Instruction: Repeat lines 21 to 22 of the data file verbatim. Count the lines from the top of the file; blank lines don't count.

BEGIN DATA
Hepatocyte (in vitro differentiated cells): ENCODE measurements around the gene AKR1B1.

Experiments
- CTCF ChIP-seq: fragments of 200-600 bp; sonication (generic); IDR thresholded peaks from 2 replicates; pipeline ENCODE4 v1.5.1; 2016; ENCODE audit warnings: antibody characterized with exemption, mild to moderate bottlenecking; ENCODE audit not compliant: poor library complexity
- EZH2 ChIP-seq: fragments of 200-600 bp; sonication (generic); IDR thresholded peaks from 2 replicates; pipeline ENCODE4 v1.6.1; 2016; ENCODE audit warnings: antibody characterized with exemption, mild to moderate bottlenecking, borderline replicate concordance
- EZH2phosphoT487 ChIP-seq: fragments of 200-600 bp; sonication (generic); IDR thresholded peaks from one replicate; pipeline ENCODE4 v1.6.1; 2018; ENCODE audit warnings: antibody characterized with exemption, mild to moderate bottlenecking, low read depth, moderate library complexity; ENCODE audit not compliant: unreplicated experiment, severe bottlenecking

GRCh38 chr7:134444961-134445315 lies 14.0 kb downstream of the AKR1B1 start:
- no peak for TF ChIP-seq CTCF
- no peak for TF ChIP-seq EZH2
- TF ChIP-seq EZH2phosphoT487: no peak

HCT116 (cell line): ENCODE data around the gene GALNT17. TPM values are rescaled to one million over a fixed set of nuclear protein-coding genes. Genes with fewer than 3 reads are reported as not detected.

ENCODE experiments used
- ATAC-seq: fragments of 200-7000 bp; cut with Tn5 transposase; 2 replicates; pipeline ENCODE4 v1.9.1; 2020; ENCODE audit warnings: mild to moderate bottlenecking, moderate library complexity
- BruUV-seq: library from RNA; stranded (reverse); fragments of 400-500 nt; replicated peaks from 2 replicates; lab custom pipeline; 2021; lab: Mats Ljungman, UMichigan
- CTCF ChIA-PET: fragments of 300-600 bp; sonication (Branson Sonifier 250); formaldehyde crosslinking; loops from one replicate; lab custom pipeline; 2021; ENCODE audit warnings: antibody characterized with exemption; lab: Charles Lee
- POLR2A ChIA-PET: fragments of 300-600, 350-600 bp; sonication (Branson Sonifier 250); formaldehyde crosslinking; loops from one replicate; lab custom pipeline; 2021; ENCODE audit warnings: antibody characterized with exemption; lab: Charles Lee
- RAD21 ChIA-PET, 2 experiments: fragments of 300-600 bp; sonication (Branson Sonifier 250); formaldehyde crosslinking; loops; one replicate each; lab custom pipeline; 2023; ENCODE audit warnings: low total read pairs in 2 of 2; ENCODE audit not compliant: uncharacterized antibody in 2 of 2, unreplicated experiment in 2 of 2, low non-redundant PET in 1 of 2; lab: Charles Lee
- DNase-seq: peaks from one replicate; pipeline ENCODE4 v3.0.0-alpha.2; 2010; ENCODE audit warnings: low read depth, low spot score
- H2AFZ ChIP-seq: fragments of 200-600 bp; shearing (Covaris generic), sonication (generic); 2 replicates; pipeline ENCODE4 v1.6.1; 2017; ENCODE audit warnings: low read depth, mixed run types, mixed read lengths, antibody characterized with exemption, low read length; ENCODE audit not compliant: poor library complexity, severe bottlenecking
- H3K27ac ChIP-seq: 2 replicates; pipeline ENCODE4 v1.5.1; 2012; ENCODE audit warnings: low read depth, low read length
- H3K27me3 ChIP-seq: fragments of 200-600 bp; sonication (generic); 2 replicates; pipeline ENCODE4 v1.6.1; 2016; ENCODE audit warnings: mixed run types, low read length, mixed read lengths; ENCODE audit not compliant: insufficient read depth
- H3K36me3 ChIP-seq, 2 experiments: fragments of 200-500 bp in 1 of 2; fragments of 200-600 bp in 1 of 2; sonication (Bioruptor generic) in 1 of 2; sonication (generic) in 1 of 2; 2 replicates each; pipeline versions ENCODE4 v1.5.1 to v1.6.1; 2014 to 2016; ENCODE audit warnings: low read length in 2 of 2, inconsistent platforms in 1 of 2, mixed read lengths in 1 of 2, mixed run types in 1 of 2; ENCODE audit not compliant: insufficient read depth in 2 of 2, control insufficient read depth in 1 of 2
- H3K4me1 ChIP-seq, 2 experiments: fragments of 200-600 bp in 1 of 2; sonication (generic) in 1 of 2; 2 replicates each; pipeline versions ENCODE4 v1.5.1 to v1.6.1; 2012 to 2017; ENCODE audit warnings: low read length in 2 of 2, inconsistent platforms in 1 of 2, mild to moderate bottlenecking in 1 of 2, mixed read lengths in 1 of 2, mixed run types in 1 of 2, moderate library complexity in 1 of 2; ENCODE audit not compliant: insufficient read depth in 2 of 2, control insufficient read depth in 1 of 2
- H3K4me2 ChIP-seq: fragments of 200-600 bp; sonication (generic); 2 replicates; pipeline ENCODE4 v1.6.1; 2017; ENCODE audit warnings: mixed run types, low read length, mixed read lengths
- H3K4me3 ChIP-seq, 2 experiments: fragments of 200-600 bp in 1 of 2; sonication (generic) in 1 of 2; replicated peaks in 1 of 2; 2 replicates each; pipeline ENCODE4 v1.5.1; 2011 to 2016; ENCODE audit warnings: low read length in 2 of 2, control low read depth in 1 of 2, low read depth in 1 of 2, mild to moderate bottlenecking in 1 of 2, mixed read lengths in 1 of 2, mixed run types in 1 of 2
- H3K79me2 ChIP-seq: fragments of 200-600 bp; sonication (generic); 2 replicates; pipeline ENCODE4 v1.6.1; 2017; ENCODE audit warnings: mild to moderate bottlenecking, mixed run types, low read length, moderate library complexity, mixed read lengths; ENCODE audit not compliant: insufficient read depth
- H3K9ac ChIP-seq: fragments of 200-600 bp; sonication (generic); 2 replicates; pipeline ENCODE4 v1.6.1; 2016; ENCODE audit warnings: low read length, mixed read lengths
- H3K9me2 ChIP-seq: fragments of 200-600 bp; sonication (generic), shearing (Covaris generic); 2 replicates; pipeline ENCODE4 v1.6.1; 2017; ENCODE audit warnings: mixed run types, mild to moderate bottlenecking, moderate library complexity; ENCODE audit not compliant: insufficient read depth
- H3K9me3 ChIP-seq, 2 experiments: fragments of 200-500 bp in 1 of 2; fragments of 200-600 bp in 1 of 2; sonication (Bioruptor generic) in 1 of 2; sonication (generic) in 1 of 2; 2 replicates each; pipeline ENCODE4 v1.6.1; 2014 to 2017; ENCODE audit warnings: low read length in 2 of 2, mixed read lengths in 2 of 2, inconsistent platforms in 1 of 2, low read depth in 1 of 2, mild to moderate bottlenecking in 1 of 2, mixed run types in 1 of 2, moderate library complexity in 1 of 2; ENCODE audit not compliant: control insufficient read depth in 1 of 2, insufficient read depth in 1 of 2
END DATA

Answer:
- H3K36me3 ChIP-seq, 2 experiments: fragments of 200-500 bp in 1 of 2; fragments of 200-600 bp in 1 of 2; sonication (Bioruptor generic) in 1 of 2; sonication (generic) in 1 of 2; 2 replicates each; pipeline versions ENCODE4 v1.5.1 to v1.6.1; 2014 to 2016; ENCODE audit warnings: low read length in 2 of 2, inconsistent platforms in 1 of 2, mixed read lengths in 1 of 2, mixed run types in 1 of 2; ENCODE audit not compliant: insufficient read depth in 2 of 2, control insufficient read depth in 1 of 2
- H3K4me1 ChIP-seq, 2 experiments: fragments of 200-600 bp in 1 of 2; sonication (generic) in 1 of 2; 2 replicates each; pipeline versions ENCODE4 v1.5.1 to v1.6.1; 2012 to 2017; ENCODE audit warnings: low read length in 2 of 2, inconsistent platforms in 1 of 2, mild to moderate bottlenecking in 1 of 2, mixed read lengths in 1 of 2, mixed run types in 1 of 2, moderate library complexity in 1 of 2; ENCODE audit not compliant: insufficient read depth in 2 of 2, control insufficient read depth in 1 of 2